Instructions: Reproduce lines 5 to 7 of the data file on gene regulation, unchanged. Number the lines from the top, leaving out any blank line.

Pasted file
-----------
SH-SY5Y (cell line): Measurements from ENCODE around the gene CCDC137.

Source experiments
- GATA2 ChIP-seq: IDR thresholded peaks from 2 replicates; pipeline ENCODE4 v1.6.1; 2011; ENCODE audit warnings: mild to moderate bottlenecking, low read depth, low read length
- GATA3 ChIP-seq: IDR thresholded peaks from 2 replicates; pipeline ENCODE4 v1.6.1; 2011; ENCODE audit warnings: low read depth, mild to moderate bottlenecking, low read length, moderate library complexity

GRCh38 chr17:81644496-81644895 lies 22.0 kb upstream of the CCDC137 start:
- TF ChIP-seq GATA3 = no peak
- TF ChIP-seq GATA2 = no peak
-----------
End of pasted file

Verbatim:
GRCh38 chr17:81644496-81644895 lies 22.0 kb upstream of the CCDC137 start:
- TF ChIP-seq GATA3 = no peak
- TF ChIP-seq GATA2 = no peak